From The Delta Business Journal
YAZOO CITY – Robert Coleman is used to creating and teaching, and now that he’s the first African-American to sit behind the Yazoo County Circuit Clerk desk, he’s ready to adjust his skills to better help the county.
The former teacher is finding out his new gig can be a “moving target” and the teaching plan has to be adjusted.
“The biggest challenge is adapting to our situation in that it’s not the same thing everyday,” Coleman says.
As the circuit clerk, Coleman’s duties include keeping all the records for the circuit court, being the registrar for the county and issuing marriage licenses. The Yazoo City native was elected and began his first term in January.
“I wanted to make a difference in my county,” he says. “In this position, I can be beneficial to the whole county.”
Coleman knows that he can’t do it by himself and understands that teamwork and finding success lies in working together as a team in the circuit clerk office. And he’s getting plenty of support from the community in addition to them voting him into office.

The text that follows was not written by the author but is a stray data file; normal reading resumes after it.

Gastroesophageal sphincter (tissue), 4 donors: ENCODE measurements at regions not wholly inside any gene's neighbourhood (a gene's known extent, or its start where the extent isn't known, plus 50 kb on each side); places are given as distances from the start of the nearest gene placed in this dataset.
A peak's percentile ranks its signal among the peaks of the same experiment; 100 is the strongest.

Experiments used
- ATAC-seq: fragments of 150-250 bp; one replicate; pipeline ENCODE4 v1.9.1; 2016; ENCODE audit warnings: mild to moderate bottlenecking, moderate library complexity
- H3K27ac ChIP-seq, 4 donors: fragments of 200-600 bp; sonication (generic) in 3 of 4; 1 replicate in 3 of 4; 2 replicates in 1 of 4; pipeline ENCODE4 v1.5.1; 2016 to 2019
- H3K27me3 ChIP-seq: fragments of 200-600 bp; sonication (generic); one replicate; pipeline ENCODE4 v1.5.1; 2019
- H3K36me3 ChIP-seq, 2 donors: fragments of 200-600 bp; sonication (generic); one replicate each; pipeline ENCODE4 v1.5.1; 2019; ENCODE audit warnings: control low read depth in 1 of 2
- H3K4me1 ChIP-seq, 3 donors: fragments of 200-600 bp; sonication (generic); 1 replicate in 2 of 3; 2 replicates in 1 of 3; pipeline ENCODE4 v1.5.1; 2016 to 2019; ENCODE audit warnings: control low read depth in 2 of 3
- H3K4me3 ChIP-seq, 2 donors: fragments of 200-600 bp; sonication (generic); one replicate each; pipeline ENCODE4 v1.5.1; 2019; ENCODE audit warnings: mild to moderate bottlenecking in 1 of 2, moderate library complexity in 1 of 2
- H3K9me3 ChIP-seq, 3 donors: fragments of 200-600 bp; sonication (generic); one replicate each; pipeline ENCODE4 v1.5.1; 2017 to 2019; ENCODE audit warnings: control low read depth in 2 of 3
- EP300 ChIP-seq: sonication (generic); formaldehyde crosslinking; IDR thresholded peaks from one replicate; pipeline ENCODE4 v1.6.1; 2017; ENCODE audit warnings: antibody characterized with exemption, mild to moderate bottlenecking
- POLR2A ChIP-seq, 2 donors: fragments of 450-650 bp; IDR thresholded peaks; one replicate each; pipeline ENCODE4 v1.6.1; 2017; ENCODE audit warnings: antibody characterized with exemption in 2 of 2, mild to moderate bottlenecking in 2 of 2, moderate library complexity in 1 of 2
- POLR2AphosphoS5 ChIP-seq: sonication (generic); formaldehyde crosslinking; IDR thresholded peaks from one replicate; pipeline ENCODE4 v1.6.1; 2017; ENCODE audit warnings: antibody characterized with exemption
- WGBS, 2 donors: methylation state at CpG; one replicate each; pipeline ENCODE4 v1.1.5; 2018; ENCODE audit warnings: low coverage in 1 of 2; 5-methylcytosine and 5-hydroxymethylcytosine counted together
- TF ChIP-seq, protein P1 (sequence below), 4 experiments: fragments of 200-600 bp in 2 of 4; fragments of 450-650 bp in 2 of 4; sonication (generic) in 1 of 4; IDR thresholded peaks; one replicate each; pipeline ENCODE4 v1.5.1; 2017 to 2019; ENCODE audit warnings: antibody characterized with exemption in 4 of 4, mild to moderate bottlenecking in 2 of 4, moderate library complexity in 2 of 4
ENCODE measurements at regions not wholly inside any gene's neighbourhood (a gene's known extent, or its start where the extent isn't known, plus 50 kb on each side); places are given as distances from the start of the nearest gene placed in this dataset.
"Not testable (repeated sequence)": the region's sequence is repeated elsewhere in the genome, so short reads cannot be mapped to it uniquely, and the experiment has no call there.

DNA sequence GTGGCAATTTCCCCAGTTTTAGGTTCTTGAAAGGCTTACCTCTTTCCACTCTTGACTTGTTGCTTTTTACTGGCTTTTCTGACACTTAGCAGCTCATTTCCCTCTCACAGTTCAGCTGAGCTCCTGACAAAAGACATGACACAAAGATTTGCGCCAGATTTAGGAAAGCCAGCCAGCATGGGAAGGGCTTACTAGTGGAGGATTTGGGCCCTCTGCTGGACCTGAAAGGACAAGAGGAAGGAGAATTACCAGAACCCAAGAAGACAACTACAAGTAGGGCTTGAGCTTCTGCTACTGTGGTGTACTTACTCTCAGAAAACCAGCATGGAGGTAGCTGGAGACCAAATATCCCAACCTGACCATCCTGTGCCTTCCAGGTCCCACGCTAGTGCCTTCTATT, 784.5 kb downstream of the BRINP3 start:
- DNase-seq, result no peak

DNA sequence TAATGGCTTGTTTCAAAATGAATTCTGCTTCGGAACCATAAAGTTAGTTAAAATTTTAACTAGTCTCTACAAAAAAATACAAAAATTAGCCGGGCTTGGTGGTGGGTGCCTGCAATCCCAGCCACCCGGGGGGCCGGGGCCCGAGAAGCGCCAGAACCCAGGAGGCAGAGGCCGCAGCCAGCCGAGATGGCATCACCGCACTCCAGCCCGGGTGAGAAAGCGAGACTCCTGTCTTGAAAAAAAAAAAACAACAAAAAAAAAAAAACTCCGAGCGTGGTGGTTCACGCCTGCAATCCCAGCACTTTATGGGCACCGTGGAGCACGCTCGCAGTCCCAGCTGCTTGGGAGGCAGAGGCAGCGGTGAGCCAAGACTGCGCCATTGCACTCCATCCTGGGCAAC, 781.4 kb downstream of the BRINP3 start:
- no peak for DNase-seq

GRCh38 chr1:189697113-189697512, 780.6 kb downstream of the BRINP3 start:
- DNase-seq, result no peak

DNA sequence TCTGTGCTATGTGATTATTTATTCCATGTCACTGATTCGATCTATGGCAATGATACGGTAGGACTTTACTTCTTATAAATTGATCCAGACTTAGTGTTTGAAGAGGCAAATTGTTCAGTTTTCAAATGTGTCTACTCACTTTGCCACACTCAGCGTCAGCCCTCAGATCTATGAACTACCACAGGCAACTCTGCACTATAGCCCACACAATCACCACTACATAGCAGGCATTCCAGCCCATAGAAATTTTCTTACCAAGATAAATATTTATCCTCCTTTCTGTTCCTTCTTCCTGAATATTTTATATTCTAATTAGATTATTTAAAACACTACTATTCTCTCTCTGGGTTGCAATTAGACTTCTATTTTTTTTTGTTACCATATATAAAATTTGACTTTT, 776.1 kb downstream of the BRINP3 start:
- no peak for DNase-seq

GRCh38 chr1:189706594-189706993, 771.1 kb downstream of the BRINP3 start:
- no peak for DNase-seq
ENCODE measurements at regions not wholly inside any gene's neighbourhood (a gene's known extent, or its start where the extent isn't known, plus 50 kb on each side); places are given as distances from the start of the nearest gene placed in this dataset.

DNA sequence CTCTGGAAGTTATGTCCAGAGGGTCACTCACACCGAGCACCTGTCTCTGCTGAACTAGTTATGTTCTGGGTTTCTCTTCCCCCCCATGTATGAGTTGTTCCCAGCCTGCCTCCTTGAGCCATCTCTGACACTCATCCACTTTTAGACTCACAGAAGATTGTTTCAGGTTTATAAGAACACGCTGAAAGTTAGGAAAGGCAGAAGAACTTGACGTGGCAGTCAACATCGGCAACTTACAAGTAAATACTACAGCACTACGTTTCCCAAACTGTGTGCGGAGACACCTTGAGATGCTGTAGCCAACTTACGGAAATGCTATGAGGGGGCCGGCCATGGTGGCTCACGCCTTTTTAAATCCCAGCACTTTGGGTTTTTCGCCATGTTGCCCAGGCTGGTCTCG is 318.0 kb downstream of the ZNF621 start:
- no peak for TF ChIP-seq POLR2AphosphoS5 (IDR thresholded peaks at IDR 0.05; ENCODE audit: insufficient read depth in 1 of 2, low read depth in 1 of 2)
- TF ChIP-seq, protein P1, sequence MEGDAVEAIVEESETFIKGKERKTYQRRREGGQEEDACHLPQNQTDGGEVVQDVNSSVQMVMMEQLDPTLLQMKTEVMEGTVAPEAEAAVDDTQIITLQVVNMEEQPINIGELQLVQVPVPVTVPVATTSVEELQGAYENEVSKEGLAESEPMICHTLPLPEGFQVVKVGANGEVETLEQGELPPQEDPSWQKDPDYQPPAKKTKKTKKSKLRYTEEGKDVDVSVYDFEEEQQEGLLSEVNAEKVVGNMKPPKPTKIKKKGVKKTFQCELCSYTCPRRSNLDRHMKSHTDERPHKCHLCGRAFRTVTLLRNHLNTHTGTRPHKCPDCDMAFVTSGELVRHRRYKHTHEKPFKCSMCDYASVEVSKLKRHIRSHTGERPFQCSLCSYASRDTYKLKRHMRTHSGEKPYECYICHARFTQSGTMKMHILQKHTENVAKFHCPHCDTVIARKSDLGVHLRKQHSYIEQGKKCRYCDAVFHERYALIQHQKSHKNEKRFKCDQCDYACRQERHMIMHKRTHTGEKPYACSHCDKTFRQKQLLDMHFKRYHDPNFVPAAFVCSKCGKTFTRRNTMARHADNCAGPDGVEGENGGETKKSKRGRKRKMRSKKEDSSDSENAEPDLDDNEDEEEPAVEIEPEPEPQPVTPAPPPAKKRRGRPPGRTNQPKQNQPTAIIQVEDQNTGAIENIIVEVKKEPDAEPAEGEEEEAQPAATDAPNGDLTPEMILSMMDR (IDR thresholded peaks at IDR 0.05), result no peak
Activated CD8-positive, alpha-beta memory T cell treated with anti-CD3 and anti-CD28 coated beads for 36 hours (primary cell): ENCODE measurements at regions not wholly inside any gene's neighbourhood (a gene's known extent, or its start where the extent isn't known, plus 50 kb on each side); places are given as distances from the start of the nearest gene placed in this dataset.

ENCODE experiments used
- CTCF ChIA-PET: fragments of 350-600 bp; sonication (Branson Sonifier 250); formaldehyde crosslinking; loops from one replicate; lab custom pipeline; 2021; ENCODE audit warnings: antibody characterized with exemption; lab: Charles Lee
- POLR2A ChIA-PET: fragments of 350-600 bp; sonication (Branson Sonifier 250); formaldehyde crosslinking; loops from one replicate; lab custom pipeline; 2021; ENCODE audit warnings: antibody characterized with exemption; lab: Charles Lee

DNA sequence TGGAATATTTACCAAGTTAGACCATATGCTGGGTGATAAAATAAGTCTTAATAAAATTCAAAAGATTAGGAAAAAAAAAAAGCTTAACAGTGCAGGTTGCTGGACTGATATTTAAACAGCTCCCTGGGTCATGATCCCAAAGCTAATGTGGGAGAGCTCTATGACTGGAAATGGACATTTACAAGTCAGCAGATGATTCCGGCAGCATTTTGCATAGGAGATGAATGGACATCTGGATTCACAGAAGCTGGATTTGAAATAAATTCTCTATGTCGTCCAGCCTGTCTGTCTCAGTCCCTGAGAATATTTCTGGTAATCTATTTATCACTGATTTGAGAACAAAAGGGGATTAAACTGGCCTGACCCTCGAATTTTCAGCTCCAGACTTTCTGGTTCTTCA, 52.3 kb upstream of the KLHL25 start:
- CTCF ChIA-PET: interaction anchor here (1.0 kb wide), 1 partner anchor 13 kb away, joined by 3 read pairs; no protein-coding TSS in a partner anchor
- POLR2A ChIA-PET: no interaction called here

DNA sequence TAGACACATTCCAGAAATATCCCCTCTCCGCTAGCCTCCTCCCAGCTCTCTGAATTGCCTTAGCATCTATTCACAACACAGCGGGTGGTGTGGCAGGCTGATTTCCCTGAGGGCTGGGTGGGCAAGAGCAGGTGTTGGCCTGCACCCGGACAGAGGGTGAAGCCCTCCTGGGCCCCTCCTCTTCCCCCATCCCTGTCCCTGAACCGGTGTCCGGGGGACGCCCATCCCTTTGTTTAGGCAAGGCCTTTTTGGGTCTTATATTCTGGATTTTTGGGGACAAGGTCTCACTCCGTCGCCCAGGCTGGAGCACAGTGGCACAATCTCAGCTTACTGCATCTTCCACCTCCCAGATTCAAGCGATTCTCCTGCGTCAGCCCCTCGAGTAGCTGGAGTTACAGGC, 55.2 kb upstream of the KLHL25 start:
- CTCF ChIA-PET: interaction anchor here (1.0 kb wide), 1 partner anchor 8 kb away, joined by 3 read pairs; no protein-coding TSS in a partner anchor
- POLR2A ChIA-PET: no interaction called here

“I have a lot of people come by and congratulate, and they come by to see how things are going,” he says. “Students and residents from young and old to people who really don’t know me to friends.”
The Jackson State University graduate started an imprint apparel business -Creations – in 1999 and has been teaching Digital Arts in the Yazoo City municipal school district. Coleman is using the technology from that experience.
“We are just trying to make every day more ‘modernized’ by using social media and technology. Everything has been run a certain way for so long,” he says. “Right now I’m in an assessing process to see how things work and how we can improve them.”
One of the first projects for Coleman is to move Yazoo County voters from older, blue voter registration cards and into the more modern cards.
“The new cards go through a computer system and are printed,” he explains.
Married with three kids, Coleman still enjoys being an artist and creating fine art with his airbrushing skills. Though he hasn’t been “tagging” county property with his artistic skills, he has put plenty of customers into his “wearable art” out and about in the city and county. Some of his artwork was on display at the Ricks Memorial Library during February’s Black History month and at the Yazoo County Fair.